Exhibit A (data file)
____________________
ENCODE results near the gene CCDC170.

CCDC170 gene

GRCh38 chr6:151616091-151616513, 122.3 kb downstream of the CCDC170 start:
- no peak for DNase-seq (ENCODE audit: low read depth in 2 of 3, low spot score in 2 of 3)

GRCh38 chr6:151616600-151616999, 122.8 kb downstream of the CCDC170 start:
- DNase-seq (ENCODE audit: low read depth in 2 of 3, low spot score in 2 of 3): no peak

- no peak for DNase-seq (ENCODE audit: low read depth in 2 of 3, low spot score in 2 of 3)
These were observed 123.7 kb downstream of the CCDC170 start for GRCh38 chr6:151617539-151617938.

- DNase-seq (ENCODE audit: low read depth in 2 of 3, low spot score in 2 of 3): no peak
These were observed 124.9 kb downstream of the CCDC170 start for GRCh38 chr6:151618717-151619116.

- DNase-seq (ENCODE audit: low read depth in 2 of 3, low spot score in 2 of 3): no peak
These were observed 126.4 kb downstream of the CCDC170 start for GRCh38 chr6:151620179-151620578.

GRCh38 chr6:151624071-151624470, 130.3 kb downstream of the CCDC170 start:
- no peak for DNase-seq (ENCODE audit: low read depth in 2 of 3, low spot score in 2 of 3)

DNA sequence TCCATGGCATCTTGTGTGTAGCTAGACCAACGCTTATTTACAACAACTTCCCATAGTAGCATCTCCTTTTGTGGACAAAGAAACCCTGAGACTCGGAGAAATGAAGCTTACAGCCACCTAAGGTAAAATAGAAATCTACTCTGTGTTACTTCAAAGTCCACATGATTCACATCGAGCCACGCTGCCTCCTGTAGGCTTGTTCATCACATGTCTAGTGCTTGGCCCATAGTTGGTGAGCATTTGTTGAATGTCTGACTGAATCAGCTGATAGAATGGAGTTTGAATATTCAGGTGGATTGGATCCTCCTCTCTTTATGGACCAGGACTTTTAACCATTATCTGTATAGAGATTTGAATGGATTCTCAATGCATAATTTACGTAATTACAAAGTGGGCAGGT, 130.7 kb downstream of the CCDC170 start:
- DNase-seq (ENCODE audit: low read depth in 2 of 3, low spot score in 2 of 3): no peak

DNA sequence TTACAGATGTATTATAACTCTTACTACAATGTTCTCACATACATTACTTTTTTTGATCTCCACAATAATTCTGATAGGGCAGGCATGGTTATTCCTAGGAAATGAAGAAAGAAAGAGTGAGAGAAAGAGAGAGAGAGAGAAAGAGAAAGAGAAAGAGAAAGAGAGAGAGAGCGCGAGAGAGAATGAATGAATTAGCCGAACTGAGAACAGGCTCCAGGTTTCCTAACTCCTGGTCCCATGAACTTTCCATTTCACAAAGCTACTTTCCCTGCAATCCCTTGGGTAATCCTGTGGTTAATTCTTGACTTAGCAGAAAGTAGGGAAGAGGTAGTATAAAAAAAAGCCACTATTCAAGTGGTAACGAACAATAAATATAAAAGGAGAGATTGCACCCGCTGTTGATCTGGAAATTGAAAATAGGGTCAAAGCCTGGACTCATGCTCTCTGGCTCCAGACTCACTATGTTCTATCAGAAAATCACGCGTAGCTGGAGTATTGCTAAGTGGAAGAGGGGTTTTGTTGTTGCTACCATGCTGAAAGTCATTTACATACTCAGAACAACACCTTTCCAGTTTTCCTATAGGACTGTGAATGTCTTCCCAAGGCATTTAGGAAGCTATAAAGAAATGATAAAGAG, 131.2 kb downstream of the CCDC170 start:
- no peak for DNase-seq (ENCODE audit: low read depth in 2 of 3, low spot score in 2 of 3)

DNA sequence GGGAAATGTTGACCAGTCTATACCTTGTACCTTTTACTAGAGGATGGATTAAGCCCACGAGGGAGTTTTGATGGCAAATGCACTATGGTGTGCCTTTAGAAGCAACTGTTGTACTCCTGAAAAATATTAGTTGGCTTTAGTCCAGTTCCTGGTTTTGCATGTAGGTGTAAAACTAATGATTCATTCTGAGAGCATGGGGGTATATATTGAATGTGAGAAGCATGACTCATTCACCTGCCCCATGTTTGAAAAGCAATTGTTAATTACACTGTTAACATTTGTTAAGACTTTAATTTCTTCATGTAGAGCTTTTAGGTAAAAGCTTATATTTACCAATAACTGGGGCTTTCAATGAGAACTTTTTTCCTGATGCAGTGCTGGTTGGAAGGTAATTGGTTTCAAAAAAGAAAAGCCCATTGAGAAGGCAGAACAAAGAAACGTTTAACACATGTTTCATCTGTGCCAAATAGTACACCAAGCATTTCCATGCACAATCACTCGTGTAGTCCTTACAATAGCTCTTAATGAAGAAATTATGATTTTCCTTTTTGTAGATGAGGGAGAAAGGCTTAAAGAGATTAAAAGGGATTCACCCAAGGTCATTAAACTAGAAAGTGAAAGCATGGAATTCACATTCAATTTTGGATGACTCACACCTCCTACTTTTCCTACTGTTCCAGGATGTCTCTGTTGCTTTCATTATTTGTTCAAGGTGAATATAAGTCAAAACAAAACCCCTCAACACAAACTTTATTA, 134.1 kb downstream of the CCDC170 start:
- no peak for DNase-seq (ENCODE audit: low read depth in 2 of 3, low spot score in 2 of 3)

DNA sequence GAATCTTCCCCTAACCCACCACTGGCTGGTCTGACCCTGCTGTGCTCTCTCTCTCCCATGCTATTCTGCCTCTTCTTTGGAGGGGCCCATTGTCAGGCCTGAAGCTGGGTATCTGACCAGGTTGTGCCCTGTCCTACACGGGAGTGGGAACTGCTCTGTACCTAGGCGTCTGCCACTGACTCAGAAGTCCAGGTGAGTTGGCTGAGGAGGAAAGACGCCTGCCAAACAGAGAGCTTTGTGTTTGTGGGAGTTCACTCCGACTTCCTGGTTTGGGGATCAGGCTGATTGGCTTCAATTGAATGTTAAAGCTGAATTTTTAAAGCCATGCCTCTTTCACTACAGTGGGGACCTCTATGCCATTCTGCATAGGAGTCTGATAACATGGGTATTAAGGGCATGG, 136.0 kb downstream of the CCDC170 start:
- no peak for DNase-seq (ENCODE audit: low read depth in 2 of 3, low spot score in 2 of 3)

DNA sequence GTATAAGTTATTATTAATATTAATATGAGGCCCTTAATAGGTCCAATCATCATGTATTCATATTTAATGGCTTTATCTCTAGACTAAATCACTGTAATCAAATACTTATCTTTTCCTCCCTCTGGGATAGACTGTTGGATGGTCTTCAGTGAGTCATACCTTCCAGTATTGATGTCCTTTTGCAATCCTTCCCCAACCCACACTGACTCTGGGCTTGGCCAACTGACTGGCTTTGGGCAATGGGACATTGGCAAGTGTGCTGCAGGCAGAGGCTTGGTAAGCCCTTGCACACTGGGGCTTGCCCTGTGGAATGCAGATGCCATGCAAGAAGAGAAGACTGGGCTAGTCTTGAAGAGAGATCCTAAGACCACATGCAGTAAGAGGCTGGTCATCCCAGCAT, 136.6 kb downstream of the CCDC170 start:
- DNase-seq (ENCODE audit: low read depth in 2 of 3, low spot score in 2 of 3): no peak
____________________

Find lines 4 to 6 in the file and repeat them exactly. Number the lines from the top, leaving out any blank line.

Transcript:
- no peak for DNase-seq (ENCODE audit: low read depth in 2 of 3, low spot score in 2 of 3)

GRCh38 chr6:151616600-151616999, 122.8 kb downstream of the CCDC170 start:
- DNase-seq (ENCODE audit: low read depth in 2 of 3, low spot score in 2 of 3): no peak